"Memphis" is the 33rd episode of the science fiction television series 2002 revival of The Twilight Zone. The episode was first broadcast on February 26, 2003, on UPN.
“Ray Ellison just got the kind of news all of us dread, but on the worst day of his life, Ray Ellison's luck is about to change. He's going to have a chance to save his future by altering the past.”
Legal clerk Ray Ellison, living in Memphis, goes to see Dr. Tate and is informed that he has a lethal brain tumor. The doctor knows a specialist, but he warns that the treatment is expensive. Ray admits he has no money, no family, and no friends. Depressed at the fact he is not leaving anything behind, Ray leaves and while walking across the street, is hit by a car. He wakes up to find himself surrounded by African-Americans wearing antiquated clothing. A nurse, Adelaide Tyler, checks his condition and reveals that somehow Ray has been transported to Memphis in 1968.
Adelaide and her son Lucas take Ray home to let him recover. Ray intrigues Lucas, who has a large birthmark on the left side of his face. Adelaide talks to Ray and warns that only a colored hospital will see him and all he needs is rest. Ray wonders if he is hallucinating and notices that his wallet is missing. That night, they have supper but, during a private moment with Lucas, the boy tells Ray that Adelaide is worried because they received a foreclosure notice on their home. Ray finds the letter from the company and later takes it to Adelaide. She is angry that he has been looking into her affairs, but he says that he can help her.
The next day, Adelaide goes to the foreclosure hearing while Ray goes to find his wallet. Lucas wonders if he is coming back and Ray admits that he probably is not. Ray goes to the alleyway, unconsciously taking a flyer from a black man. As Ray looks through the garbage for his wallet, a police officer demands to know what he is doing and asks to see his ID. When Ray insists he does not have any because he lost his wallet, the officer moves in, but Lucas arrives and vouchers for Ray. The officer knows Lucas and lets the matter slide.
As they go home, Ray wonders why Lucas is home on a school day. Lucas explains that he got into a fight with a kid who was taunting him because of his birthmark and got sent home. Ray says that it is important to fight with the heart and the mind, not just fists, so you can change the future. Lucas whispers to Ray what he plans to do with his future and Ray admits it is a pretty major plan.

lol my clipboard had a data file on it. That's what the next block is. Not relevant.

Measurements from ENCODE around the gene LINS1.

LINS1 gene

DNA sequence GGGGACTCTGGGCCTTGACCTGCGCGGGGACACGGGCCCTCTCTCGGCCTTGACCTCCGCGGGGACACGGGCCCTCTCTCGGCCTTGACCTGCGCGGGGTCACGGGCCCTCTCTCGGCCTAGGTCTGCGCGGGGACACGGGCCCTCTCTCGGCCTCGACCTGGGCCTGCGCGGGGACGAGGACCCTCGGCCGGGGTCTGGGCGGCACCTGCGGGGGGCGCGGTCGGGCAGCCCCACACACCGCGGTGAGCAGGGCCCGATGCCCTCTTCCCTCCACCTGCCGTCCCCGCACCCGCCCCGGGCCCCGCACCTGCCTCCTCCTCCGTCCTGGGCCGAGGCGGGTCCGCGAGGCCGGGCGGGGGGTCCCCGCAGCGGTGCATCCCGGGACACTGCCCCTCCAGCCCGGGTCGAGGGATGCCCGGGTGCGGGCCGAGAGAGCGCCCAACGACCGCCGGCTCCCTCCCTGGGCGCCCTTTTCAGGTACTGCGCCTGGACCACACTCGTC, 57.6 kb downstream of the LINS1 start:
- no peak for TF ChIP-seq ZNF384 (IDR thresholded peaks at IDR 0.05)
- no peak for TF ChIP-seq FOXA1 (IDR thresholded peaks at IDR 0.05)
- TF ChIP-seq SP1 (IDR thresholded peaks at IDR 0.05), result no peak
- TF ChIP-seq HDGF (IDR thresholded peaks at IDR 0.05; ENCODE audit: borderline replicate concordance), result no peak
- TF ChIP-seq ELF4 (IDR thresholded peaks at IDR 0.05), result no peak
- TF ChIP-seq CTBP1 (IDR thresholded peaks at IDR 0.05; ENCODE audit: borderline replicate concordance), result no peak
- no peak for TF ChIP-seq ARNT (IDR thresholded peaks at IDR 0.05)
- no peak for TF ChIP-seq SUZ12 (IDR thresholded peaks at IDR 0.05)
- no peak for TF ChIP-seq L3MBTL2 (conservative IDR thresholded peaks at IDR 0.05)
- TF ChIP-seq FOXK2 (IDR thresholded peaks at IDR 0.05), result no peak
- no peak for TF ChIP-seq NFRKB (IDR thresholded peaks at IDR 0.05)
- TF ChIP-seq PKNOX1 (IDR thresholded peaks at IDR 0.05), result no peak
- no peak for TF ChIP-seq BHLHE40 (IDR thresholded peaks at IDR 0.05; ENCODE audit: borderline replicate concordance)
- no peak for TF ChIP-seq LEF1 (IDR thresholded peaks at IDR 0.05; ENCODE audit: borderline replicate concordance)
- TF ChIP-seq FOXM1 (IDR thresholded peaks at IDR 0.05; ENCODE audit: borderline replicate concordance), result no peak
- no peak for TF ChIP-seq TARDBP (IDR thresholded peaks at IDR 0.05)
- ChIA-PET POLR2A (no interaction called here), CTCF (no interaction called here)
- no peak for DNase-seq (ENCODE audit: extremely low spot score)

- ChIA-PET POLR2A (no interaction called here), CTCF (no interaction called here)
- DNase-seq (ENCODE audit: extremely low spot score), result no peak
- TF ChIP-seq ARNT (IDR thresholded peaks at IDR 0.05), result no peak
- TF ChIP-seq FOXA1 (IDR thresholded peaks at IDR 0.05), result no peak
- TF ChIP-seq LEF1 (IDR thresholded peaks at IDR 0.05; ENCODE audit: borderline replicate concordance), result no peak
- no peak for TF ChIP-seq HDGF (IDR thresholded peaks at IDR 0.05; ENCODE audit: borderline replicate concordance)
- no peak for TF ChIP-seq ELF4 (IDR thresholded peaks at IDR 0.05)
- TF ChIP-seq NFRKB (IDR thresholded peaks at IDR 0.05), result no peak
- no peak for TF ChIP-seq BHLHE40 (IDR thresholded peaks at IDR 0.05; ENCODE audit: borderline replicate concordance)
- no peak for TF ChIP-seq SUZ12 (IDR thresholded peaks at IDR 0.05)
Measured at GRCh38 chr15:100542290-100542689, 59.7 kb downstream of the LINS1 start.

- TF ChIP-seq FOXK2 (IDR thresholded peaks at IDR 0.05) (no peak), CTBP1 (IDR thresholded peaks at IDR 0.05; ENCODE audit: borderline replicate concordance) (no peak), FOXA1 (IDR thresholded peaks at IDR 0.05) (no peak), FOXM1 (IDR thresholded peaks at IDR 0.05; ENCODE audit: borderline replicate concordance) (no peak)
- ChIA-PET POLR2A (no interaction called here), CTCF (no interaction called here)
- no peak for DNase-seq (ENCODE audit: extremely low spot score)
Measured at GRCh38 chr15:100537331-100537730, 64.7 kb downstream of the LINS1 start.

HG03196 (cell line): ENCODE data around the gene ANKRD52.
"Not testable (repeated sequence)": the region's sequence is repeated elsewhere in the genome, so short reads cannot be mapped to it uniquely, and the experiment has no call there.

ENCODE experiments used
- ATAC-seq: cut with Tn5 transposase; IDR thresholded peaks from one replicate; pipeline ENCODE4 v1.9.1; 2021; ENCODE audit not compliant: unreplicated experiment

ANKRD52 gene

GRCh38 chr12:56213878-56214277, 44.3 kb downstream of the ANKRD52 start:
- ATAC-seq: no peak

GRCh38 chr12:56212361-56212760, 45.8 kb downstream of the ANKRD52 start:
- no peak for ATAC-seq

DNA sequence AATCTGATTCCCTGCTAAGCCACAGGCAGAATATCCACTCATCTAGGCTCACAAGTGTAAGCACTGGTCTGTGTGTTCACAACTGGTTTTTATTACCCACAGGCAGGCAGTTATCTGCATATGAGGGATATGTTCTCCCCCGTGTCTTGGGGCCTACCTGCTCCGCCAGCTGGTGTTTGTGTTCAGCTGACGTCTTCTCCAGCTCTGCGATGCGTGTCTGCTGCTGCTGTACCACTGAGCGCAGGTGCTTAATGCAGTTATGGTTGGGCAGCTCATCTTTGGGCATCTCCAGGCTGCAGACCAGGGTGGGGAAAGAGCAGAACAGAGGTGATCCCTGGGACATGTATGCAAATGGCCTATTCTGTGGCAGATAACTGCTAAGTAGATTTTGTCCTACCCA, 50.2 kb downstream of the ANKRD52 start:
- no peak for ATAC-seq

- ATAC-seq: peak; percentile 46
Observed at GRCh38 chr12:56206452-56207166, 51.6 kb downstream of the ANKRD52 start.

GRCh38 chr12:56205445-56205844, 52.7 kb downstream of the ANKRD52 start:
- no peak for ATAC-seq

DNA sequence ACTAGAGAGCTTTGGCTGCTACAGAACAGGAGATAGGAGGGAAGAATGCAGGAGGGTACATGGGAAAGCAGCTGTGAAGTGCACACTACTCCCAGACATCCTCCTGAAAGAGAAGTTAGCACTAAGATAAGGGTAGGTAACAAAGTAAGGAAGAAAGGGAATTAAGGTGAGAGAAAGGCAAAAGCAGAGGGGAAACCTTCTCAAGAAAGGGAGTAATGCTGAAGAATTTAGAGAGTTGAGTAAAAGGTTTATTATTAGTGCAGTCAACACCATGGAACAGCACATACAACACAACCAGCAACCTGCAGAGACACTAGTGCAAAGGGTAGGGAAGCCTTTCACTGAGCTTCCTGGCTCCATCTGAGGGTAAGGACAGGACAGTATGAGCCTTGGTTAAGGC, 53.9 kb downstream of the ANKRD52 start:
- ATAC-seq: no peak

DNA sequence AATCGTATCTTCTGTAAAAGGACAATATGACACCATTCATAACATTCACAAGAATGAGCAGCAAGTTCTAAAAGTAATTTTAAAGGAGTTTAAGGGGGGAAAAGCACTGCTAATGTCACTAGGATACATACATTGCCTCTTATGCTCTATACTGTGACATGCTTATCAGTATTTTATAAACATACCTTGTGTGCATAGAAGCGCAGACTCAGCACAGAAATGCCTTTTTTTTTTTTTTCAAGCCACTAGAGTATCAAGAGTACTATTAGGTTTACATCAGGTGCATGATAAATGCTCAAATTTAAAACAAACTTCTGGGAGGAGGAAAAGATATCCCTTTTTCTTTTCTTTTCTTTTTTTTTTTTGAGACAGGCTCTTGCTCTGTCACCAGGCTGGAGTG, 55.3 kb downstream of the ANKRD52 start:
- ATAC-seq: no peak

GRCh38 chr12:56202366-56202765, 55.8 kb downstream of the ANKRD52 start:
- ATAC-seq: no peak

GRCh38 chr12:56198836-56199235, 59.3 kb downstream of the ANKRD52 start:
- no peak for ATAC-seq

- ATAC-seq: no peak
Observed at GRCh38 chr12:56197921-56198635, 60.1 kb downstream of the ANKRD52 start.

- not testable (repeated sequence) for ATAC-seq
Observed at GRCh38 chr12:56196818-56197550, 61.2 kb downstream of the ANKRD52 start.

They arrive home and Adelaide tells Ray that his advice was a success: she stopped the foreclosure. Later when Lucas is in bed, Adelaide explains that her husband died in an accident when nobody would take him to the colored hospital. Ray says that things will change, but then he notices the flyer in his pocket. It advertises Reverend Martin Luther King Jr. giving a speech that night: the eve of King's assassination on April 3.
Believing that is why he has traveled back through time, Ray tries to go to the speech to warn King, but the police haul him away. Adelaide bails him out the next day and Ray runs to the Lorraine Motel where King was shot. Lucas follows on his bike and Ray gets to the hotel. He sees a car approaching Lucas and has to choose; he steps in front of the car to stop it before it hits the boy. As he lies on the ground, he hears a gunshot in the background. Ray is disappointed that he was not able to save Dr. King, but Lucas thanks him for saving his life. Shortly after, Ray starts to fade into unconsciousness.
Ray wakes up in the hospital back in the present where Dr. Tate informs him that he underwent the surgery: the specialist runs a special program for the needy. Ray is introduced to the new specialist, Dr. Lucas Tyler. Dr. Tyler has the same birthmark on his face and says the same thing about fighting with the heart and the mind. Ray realizes that he has made a difference, and promises that he will never forget.
“Ray Ellison was looking for a fresh start and he only had to go back 35 years to find one. Sometimes the key to our future lies in the past. A lesson, courtesy of the Twilight Zone. ”
This episode is based loosely on the original series episode "Back There," starring Russell Johnson who leaves the Potomac Club in Washington D.C. traveling back in time to the day of Abraham Lincoln's assassination and tries to prevent it only to be stopped by John Wilkes Booth.